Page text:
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Vučević Living NBA Dream After Unusual Journey

Nikola Vučević moved across the world and left everything to chase his NBA dream. Now, he’s thriving on the Magic.

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Nikola Vučević recently signed a four-year extension worth $53.4 million with the Orlando Magic, which was the culmination of an unusual eight-year journey that required him to make many sacrifices.

Vučević, a native Montenegrin, moved to Southern California for his senior year of high school to pursue his dream of playing in the NBA. He knew attending a college in the United States gave him his best chance of getting drafted into the NBA, so he left Montenegro and settled in Simi Valley.

“I wanted to play college basketball,” Vucevic told Basketball Insiders. “I felt like that was a good way for me to go to improve, to get better and achieve my dream of making it to the NBA because most guys in the NBA come from college.”

Vučević is no stranger to the basketball world. His father, Borislav, played professional basketball in Europe for 24 years. He grew up watching his father play in Belgium and wanted to be a professional basketball player just like him. His mother, Ljiljana, also played professionally in Bosnia and suited up for the Yugoslavian national team. As a young boy, Vučević played on a basketball team that his father coached. His father never gave him any special treatment, like some fathers would. Instead, Vučević says his dad was probably a little bit tougher on him than the other kids, but that helped him become a better player. His father started him off with minutes as a bench player and he had to work hard to get into the starting lineup. As he grew older and taller, his primary goal was to play in the NBA.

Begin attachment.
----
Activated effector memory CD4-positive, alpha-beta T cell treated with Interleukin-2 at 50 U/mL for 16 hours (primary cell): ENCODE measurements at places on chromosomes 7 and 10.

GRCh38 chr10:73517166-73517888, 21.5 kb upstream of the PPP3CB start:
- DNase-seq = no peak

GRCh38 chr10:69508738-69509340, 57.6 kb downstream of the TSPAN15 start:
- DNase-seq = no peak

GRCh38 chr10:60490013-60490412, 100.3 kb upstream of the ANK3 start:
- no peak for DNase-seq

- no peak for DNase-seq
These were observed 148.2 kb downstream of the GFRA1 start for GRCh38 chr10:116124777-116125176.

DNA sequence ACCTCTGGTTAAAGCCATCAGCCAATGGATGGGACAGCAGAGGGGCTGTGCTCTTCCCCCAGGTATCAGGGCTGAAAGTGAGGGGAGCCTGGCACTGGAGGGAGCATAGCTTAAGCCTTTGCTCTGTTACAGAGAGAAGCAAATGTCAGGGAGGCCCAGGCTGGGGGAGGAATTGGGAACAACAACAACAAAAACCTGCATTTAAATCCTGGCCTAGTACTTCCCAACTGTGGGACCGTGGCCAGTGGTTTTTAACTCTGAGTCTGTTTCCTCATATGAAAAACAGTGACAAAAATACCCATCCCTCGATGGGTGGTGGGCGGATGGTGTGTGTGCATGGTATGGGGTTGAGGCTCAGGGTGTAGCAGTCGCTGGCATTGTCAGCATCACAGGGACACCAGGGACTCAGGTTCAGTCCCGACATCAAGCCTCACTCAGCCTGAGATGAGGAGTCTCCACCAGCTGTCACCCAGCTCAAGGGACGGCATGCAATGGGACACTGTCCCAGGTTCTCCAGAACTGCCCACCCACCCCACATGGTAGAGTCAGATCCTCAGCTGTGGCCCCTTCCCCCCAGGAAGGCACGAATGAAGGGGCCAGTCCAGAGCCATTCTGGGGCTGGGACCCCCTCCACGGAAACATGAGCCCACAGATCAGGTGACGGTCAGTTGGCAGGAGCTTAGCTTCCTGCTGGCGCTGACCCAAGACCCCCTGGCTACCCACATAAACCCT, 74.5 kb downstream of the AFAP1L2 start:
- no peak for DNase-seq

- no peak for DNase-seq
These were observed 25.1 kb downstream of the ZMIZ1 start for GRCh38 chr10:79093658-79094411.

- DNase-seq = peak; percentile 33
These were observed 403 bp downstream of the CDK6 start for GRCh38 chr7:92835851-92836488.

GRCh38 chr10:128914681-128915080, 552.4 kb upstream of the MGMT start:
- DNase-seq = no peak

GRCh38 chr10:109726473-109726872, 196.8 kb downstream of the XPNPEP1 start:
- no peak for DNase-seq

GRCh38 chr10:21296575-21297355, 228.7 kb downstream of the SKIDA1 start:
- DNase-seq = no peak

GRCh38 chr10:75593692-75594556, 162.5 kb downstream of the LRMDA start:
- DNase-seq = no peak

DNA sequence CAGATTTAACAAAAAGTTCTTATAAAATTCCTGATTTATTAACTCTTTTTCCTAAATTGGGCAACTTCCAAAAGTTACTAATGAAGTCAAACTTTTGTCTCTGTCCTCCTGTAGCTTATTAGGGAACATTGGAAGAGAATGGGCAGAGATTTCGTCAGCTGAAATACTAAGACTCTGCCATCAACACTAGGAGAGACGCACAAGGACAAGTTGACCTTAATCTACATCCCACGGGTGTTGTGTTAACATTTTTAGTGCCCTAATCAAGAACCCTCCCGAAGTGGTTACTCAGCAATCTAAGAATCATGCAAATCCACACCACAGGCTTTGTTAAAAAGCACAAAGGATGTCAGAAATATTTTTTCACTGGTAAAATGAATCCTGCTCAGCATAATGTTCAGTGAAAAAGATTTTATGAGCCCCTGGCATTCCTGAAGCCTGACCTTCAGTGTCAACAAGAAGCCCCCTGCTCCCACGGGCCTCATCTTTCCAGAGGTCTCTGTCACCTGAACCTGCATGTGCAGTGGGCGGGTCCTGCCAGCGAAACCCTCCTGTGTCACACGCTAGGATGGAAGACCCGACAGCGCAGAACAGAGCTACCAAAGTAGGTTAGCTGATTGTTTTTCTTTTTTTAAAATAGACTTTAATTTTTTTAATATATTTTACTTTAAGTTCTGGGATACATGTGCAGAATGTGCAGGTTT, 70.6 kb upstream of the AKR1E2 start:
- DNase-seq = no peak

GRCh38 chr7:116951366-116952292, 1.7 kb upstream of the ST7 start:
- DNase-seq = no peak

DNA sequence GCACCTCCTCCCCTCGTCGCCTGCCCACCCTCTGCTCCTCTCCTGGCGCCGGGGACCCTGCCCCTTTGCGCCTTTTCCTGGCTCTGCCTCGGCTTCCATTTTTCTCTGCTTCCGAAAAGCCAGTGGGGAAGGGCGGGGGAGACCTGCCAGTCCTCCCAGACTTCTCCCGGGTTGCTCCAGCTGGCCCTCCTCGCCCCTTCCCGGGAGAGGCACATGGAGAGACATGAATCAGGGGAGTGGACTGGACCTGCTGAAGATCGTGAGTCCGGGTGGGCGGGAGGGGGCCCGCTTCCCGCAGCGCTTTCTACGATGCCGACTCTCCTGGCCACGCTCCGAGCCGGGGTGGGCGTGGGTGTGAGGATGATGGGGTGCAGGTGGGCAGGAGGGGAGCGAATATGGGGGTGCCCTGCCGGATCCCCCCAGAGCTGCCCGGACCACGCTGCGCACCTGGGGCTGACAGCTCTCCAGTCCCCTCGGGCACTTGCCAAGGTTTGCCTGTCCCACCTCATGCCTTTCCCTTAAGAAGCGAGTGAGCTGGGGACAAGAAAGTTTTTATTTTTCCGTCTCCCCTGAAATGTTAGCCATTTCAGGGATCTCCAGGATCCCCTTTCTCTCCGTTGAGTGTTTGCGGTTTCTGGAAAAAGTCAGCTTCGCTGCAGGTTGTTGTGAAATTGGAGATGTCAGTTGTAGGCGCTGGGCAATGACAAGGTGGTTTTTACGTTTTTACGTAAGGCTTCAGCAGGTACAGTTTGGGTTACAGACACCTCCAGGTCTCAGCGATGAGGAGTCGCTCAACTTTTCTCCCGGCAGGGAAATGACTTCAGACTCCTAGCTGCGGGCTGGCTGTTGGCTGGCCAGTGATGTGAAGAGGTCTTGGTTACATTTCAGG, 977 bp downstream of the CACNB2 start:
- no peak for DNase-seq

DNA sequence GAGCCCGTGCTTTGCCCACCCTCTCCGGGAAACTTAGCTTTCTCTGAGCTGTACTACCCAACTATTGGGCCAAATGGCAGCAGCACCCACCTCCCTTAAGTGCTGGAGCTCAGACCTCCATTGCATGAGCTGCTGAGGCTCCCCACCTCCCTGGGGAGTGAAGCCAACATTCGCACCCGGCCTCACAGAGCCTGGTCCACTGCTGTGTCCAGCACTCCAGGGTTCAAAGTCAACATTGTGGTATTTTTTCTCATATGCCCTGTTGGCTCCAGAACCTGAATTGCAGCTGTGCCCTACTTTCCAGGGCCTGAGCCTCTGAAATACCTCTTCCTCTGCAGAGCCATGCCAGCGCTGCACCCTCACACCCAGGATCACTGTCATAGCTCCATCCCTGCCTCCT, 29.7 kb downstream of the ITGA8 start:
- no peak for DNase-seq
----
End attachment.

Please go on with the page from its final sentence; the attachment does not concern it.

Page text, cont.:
Vučević had to leave his family, friends and everything he knew in order to pursue his dream. When he arrived in California, he had to learn a new language, adjust to a new culture and take care of himself at just 16 years old.

“I was very dependent on my mom and sister,” Vučević said. “They did everything for me as far as laundry, what I ate and cleaning my room. It was a process for me to get used to. It wasn’t easy [living without them]. It was tough.”

He used his senior year at Stoneridge Prep to adjust to his new environment and showcase his talents for colleges. When the University of Southern California gave him an offer, he accepted and became a Trojan. His freshman year at USC, he came off the bench and averaged 2.6 points and 2.5 rebounds in 11 minutes per game. He would use practices to go up against teammates DeMar DeRozan and Taj Gibson, which helped him elevate his game. Vučević became a starter in his sophomore season, after DeRozan and Gibson left for the NBA.

“My sophomore and junior year there was a coaching change; Kevin O’Neill came and he just threw me out there in the starting five and he just made me play a lot of minutes,” Vučević said. “He’s really a guy who really helped me develop a lot and I improved a lot in those two years.”

Vučević  felt like he exploded onto the scene in his junior year at USC and knew it was time to enter the draft. He was selected by the Philadelphia 76ers with the 16th overall pick of the 2011 NBA Draft. Vučević entered the league during the NBA lockout and when the season finally started, he found himself at a disadvantage since training camp was shortened and there were many games with very few practices. As a rookie, he started 15 games and appeared in 51 contests. He averaged 5.5 points and 4.8 rebounds in 15.9 minutes.

Vučević views his time in Philadelphia as a positive experience. Even though it wasn’t always good, he learned the importance of being consistent and became a tougher person.

“My first year [in Philadelphia] was a lot of up and downs,” Vučević said. “I wasn’t very consistent. We had a good run first then the team started doing okay so the coach played a lot of older guys, which was normal, and I kind of lost myself a little bit in that.”